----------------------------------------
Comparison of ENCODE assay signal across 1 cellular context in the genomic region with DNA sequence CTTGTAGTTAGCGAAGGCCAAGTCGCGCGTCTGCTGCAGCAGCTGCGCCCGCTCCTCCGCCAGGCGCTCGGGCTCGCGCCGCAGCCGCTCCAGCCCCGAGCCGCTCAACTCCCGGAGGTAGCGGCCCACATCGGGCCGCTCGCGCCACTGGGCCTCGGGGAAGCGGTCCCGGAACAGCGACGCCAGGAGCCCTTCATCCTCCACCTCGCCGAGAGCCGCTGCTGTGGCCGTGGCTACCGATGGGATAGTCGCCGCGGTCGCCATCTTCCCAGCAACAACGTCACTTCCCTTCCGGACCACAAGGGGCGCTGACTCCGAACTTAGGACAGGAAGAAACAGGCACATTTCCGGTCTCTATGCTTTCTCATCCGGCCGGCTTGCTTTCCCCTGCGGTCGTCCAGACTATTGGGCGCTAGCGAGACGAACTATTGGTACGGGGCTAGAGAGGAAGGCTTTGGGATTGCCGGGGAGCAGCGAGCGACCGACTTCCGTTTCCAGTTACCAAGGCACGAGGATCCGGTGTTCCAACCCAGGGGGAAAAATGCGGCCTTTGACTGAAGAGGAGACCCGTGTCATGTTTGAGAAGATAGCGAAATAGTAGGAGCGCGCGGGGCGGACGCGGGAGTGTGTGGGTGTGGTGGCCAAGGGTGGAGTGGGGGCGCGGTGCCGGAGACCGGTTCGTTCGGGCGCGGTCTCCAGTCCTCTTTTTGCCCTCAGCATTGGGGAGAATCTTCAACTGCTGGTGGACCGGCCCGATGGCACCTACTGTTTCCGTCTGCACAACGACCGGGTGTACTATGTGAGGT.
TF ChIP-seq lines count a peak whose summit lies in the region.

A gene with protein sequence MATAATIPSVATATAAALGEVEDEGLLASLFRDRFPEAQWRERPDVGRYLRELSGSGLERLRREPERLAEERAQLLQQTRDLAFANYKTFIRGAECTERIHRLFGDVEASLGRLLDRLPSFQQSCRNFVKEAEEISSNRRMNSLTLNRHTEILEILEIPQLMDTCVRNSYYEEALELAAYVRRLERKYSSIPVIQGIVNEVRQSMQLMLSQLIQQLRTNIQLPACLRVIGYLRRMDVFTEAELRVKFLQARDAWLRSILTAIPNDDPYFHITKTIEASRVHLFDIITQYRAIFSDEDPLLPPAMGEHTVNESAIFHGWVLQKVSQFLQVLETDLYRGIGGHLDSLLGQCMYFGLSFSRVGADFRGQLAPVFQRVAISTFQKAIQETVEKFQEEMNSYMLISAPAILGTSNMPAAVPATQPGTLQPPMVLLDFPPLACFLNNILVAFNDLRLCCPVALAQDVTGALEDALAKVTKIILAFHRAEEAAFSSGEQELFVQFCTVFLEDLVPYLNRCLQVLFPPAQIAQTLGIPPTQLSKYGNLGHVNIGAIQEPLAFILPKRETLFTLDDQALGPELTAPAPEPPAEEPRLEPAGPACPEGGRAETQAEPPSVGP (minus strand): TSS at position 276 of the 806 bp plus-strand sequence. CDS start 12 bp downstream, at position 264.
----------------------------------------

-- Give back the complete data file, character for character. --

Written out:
Comparison of ENCODE assay signal across 1 cellular context in the genomic region with DNA sequence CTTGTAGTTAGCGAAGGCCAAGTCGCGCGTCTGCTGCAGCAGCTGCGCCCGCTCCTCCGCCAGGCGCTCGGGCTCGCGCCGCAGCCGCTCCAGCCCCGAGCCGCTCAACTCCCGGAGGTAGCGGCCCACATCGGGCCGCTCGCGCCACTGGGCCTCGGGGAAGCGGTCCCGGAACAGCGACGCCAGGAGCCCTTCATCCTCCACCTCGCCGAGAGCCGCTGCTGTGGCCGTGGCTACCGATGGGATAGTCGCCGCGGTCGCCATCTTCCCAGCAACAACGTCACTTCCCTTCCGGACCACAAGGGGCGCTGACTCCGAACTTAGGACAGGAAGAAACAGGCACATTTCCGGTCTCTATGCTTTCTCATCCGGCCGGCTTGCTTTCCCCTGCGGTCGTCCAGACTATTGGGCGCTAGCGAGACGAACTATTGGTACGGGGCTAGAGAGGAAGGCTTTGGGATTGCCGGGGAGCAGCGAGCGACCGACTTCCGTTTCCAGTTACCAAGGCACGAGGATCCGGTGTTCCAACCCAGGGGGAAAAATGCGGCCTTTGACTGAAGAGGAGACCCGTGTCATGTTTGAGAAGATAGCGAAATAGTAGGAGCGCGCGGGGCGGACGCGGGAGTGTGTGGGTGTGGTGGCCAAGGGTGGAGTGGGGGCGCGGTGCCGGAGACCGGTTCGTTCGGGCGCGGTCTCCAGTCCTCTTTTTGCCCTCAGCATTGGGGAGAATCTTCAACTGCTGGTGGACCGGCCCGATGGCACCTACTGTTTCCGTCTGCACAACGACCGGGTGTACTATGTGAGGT.
TF ChIP-seq lines count a peak whose summit lies in the region.

A gene with protein sequence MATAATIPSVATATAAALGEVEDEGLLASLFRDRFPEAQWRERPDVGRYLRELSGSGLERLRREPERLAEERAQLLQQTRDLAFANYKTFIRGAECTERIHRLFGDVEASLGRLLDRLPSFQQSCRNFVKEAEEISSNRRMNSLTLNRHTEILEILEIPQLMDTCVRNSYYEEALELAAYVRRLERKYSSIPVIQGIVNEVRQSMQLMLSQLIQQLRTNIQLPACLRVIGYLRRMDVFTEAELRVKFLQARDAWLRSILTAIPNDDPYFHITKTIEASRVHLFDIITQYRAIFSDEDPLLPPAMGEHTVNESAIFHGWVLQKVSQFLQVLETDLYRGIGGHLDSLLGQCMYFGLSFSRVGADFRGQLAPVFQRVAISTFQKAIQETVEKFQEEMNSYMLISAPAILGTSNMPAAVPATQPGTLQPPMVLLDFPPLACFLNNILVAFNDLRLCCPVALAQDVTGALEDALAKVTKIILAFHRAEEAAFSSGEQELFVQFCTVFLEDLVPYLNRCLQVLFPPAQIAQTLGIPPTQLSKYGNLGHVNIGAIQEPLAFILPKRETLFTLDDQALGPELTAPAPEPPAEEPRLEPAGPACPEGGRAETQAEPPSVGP (minus strand): TSS at position 276 of the 806 bp plus-strand sequence. CDS start 12 bp downstream, at position 264.